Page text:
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Basic research dominates in A$239m medical funding round

Image: Flinders University

Australia’s NHMRC awards 248 Ideas Grants, giving a success rate of 9.9 per cent

The latest round of grants from the National Health and Medical Research Council has provided A$239 million for work at Australian universities and medical research institutes.

The NHMRC announced on 4 November that the 2021 Ideas Grant round would distribute an average of A$964,640 to 248 projects. While the funding is not targeted to specific career stages, the majority of grants, at 86 per cent, went to chief investigators more than 10 years past the granting of their PhDs.

There were 2,503 applications, giving the grants a success rate of 9.9 per cent, which was very slightly higher than 2020’s 9.8 per cent.

NHMRC chief executive Anne Kelso said the grants had been “highly competitive” and would deliver “projects at the leading edge, many very early in the discovery process. We look forward to following the research funded today and seeing the outcomes from these important grants.”

Grant statistics

NHMRC figures show that most of the money will go to work classified as basic research, at A$170m. Clinical and medical science will receive A$45m, health services research A$10m and public health research A$13m.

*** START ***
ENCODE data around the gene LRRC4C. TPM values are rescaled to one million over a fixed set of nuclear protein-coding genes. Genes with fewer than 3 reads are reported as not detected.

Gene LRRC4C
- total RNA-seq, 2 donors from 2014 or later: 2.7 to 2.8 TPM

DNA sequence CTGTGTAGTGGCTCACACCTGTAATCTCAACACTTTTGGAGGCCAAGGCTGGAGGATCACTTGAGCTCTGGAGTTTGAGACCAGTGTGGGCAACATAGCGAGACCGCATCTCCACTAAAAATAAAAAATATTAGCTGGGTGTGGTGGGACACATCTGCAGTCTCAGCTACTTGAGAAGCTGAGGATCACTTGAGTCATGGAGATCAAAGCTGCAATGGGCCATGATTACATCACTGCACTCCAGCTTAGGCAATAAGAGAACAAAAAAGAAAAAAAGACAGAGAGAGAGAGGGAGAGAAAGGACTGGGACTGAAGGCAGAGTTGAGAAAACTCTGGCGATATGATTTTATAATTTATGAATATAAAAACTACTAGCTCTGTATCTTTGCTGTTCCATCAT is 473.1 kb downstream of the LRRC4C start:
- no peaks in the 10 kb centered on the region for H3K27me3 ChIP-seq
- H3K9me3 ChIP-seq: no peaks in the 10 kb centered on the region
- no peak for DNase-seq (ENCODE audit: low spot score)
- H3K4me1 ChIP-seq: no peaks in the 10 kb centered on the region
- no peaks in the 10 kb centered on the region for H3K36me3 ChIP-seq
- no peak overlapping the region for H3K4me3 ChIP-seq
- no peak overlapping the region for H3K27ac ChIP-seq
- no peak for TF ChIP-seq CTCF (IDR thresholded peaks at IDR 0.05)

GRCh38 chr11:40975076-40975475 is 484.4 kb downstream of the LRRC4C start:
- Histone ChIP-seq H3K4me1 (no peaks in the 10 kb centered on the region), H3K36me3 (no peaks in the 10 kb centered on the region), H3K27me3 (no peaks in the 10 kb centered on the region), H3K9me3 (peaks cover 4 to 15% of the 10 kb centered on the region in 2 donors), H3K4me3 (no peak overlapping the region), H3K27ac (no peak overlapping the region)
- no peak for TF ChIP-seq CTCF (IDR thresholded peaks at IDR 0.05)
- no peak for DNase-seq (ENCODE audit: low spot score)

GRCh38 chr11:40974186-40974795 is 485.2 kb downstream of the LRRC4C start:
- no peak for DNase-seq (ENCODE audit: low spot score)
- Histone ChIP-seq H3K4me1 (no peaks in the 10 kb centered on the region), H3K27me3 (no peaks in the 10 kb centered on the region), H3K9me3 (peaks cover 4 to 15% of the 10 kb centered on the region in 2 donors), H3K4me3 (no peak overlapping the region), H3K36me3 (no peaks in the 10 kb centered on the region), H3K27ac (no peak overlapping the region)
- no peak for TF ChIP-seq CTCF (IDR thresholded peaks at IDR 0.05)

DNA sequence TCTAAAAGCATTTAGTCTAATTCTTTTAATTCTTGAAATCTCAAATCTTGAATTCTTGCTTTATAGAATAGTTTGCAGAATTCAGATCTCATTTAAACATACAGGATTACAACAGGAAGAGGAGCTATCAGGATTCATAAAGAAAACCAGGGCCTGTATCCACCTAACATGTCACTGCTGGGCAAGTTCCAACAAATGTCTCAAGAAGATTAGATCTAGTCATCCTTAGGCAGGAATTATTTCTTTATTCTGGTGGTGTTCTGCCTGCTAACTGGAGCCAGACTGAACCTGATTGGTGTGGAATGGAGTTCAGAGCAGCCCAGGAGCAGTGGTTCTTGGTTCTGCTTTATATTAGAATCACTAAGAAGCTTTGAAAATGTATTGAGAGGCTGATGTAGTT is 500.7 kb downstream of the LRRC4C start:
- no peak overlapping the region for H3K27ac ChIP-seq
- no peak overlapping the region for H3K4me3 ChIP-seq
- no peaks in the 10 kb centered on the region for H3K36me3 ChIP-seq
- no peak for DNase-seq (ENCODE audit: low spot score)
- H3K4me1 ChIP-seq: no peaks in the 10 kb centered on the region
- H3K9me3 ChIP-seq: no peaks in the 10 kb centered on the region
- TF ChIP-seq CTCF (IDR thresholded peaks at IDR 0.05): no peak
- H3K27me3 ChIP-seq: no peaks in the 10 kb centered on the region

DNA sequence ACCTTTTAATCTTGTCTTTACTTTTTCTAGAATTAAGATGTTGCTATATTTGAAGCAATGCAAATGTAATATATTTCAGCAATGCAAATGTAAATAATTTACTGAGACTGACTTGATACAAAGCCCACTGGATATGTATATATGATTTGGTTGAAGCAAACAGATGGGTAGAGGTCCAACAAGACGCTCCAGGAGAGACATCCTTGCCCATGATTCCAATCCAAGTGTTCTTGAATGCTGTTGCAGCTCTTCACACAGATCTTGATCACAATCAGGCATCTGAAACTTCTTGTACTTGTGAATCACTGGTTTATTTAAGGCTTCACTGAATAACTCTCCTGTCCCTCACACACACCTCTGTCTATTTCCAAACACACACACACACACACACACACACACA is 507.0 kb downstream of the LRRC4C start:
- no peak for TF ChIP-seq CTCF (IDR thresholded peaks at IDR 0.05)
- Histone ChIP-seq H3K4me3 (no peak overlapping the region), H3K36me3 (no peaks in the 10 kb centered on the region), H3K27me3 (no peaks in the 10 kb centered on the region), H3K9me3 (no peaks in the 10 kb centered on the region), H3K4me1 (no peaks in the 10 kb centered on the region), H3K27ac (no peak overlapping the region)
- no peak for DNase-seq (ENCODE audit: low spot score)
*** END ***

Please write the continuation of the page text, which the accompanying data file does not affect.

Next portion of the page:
The grants continue to show a disparity between male-led and female-led projects, at 57 and 43 per cent respectively. The council funded an extra five projects led by women from its “structural priority” funding.

Indigenous health research makes up 5 per cent of the programme’s dollar value and 4.4 per cent of all projects numerically. Not all of the teams researching Indigenous and Torres Strait Islander health include representatives from those groups, NHMRC figures show.

University success

Researchers from South Australia’s Flinders University won 10 grants, with a total value of A$8m. A statement from the university said that its success rate was double the national average. Robert Saint, deputy vice-chancellor for research, said the result “further cements a trend in our external grant funding, which has risen 66 per cent in the last four years”.

One of the university’s successful applications was for a project looking at ways to determine the need for a colonoscopy to detect colon cancer in symptomatic patients. A team led by Erin Symonds (pictured) will carry out the A$880,000 study.

Among the other grants awarded are a A$1.3m grant to the University of Sydney for a population study of prostate cancer, A$900,000 to the University of Queensland for a study of how the Sars-Cov-2 virus affects brain cells, and A$1.2m to RMIT University to study endometriosis cells and “explore new diagnostic and therapeutic options”.